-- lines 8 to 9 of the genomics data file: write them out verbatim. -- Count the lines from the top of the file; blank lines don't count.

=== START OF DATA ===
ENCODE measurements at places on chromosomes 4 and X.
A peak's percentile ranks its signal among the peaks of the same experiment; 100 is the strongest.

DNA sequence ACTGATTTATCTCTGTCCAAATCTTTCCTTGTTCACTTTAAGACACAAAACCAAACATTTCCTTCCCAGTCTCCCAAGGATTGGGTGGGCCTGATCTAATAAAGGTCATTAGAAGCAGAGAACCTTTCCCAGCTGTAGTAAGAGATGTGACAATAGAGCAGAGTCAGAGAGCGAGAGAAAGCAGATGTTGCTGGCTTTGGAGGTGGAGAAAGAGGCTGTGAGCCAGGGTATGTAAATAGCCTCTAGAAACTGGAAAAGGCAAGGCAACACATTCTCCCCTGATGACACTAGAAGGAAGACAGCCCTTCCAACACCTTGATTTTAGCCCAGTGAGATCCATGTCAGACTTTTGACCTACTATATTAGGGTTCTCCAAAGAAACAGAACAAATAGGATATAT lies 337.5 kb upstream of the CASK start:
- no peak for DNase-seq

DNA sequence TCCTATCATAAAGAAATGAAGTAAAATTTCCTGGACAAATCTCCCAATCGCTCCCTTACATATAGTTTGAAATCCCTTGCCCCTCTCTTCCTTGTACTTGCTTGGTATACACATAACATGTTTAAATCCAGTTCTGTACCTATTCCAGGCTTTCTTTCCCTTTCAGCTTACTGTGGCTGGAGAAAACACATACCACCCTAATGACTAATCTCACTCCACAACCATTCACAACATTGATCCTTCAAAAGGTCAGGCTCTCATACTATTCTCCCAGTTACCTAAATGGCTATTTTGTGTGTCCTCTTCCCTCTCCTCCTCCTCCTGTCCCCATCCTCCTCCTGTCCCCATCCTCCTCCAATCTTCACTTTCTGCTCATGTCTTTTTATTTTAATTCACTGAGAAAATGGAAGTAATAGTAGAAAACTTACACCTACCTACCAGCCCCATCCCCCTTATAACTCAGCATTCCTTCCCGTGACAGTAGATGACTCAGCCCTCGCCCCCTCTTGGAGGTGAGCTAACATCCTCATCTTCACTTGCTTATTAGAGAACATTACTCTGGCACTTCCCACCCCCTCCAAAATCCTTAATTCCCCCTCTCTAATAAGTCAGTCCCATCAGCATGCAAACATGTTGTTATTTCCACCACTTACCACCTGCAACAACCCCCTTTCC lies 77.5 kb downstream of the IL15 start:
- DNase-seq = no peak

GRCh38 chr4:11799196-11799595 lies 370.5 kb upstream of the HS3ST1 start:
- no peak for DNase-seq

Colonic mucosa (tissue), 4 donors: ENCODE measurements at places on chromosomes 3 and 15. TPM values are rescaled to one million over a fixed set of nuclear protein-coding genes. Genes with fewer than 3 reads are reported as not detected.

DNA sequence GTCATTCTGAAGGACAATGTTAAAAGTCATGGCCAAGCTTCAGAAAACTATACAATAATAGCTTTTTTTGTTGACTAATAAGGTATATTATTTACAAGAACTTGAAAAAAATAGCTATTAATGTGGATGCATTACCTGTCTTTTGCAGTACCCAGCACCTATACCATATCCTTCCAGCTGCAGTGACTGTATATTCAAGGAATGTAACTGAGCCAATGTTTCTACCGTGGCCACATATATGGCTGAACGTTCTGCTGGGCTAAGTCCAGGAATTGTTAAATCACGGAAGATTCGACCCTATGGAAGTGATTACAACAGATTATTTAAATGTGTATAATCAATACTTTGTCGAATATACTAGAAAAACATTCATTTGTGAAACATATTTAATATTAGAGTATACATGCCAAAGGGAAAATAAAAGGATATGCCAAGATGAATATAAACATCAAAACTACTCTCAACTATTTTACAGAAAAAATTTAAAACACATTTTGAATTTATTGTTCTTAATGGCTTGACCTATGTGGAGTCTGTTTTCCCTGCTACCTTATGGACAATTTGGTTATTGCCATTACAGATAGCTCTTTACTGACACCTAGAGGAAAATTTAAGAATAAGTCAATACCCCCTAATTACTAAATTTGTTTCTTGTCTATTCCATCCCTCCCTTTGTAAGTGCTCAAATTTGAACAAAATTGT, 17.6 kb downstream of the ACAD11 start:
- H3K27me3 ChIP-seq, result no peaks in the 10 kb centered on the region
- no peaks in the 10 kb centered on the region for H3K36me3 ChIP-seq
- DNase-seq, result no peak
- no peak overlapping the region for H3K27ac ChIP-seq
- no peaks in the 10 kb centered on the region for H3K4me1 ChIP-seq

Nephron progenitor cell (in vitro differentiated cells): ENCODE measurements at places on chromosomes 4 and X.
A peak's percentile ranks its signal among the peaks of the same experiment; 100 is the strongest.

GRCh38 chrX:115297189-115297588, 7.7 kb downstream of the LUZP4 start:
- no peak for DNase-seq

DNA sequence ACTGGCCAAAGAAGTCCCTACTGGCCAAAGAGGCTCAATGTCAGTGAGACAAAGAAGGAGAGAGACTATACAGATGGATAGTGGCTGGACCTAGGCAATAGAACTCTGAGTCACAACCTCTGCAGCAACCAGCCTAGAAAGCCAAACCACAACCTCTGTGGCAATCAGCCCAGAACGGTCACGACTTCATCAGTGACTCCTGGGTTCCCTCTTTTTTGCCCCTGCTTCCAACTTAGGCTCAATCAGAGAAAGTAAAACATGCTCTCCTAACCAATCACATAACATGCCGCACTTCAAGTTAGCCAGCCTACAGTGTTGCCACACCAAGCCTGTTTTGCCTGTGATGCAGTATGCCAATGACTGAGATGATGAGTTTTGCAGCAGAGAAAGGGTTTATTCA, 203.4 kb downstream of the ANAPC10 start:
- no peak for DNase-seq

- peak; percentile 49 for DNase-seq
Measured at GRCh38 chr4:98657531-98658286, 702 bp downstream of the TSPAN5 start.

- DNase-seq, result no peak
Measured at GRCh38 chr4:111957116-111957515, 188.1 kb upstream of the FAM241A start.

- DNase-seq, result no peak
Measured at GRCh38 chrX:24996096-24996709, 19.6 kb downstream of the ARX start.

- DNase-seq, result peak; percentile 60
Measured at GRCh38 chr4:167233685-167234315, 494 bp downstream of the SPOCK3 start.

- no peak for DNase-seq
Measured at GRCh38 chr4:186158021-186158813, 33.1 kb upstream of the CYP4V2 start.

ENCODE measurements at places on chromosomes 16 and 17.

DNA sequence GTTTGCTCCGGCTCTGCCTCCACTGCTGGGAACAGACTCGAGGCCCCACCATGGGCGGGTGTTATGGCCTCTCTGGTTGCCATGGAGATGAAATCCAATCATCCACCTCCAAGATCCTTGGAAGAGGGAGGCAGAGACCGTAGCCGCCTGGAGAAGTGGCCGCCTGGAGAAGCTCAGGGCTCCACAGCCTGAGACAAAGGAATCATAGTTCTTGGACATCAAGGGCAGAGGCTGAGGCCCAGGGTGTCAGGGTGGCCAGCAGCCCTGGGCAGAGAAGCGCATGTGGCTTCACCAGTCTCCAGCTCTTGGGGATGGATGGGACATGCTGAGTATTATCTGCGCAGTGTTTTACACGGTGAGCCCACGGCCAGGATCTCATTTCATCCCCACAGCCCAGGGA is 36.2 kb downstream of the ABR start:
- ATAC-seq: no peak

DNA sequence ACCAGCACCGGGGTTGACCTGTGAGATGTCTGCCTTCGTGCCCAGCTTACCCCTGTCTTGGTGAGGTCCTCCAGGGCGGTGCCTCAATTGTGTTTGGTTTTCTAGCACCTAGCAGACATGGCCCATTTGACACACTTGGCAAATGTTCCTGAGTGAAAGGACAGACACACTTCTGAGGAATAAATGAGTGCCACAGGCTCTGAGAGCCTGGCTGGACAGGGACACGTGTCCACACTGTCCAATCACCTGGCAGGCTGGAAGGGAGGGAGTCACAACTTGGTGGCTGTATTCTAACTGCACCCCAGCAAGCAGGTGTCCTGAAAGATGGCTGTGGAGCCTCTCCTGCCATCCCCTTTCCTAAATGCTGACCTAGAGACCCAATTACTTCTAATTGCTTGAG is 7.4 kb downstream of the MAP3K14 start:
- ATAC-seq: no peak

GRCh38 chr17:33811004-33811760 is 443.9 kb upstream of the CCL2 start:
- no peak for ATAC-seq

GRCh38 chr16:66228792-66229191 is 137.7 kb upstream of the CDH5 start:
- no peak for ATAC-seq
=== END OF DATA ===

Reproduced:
- no peak for DNase-seq

Colonic mucosa (tissue), 4 donors: ENCODE measurements at places on chromosomes 3 and 15. TPM values are rescaled to one million over a fixed set of nuclear protein-coding genes. Genes with fewer than 3 reads are reported as not detected.